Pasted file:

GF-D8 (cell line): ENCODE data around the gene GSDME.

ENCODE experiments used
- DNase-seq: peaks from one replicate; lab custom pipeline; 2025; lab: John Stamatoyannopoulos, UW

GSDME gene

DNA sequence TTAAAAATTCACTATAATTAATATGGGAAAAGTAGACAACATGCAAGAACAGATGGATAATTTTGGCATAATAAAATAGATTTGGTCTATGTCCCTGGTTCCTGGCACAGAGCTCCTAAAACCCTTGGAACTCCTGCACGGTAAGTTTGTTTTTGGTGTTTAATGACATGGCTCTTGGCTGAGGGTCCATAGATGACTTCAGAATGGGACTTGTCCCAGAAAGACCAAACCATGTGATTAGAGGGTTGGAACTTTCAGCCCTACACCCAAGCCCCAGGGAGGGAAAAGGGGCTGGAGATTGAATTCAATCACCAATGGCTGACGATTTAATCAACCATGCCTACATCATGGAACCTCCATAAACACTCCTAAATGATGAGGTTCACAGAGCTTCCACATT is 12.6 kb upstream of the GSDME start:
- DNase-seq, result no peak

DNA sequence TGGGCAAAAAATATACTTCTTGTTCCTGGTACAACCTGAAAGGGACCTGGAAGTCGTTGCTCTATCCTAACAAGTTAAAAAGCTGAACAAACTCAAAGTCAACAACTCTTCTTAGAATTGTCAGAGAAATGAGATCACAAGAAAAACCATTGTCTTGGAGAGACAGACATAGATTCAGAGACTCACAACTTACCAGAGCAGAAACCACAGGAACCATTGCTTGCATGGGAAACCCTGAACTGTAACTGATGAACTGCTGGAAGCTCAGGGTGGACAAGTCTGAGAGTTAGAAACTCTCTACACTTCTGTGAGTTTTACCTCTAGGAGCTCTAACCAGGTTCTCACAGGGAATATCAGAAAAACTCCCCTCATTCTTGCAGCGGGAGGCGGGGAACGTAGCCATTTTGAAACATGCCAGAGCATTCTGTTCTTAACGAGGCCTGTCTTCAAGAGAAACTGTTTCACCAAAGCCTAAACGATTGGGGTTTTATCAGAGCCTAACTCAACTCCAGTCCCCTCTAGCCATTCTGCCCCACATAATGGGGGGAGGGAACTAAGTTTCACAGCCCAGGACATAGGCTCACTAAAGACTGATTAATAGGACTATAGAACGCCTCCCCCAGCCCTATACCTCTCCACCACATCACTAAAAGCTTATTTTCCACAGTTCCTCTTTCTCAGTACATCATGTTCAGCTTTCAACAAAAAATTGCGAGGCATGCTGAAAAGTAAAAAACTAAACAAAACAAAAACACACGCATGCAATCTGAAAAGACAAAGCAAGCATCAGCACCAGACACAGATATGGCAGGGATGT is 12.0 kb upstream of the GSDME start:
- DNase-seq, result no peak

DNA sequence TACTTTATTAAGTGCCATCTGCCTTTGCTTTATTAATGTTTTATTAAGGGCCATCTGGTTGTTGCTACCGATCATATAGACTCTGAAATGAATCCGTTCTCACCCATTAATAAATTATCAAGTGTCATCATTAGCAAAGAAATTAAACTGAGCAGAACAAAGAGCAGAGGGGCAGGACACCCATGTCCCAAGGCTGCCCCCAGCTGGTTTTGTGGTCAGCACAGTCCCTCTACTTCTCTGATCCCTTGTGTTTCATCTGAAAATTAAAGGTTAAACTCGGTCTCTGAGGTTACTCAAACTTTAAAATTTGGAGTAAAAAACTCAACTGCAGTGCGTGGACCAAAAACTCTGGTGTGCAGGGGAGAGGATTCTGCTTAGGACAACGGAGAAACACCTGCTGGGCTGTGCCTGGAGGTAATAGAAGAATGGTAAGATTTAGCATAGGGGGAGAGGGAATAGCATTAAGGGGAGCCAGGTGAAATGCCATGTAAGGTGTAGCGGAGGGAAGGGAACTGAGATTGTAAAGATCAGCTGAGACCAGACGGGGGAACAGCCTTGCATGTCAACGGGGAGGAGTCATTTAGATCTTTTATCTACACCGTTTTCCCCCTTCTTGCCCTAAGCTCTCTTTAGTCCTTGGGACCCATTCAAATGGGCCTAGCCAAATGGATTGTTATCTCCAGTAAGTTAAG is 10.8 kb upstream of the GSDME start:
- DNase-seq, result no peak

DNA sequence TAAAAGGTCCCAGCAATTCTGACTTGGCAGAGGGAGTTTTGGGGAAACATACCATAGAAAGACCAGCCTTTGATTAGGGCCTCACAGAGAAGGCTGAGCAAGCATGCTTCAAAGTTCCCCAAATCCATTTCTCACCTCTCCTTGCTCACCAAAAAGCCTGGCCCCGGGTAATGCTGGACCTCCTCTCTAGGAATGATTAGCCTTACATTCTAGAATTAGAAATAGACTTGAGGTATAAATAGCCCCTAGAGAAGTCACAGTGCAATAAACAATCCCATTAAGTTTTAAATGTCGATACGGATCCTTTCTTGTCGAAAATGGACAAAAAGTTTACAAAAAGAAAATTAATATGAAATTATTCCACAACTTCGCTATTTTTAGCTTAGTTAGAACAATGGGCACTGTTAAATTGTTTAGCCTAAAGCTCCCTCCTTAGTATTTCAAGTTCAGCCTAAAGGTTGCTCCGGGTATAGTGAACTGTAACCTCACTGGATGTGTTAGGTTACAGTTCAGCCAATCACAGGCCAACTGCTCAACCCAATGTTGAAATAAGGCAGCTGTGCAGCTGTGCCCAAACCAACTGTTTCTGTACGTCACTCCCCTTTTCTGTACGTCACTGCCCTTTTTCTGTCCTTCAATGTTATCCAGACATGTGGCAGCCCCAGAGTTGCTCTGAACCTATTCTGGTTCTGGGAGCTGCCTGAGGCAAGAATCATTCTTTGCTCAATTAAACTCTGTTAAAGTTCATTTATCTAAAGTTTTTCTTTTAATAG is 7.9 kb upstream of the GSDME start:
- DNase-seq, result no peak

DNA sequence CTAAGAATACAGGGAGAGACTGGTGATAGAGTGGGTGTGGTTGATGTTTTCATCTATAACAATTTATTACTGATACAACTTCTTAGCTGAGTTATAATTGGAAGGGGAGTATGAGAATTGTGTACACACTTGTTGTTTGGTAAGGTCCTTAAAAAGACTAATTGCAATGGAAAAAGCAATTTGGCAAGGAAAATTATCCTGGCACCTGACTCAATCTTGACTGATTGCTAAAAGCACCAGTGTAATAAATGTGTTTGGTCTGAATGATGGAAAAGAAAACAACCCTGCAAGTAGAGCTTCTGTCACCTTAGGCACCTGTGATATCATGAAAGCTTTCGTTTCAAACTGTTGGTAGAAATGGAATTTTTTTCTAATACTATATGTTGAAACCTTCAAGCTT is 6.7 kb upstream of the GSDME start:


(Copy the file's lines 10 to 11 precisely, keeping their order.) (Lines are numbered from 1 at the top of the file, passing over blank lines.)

- DNase-seq, result no peak

DNA sequence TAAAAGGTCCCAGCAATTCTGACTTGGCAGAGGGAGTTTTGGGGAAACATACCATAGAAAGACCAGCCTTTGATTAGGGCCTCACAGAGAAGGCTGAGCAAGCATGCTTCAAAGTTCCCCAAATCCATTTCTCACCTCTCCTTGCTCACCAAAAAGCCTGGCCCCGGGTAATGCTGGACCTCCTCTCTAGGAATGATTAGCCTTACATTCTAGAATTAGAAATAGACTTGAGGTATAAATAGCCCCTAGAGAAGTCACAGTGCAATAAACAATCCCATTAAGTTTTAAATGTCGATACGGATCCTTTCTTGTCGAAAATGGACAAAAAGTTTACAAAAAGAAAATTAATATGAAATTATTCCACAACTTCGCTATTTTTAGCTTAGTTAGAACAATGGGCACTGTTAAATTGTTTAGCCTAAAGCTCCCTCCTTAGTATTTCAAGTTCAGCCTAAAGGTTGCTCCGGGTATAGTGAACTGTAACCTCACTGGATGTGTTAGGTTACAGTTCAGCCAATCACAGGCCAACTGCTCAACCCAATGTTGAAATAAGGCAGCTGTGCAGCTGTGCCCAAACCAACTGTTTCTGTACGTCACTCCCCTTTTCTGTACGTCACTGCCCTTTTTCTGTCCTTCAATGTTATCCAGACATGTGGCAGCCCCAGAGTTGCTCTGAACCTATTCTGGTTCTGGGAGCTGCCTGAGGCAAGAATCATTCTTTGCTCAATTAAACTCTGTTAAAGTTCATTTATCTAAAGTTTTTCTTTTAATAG is 7.9 kb upstream of the GSDME start: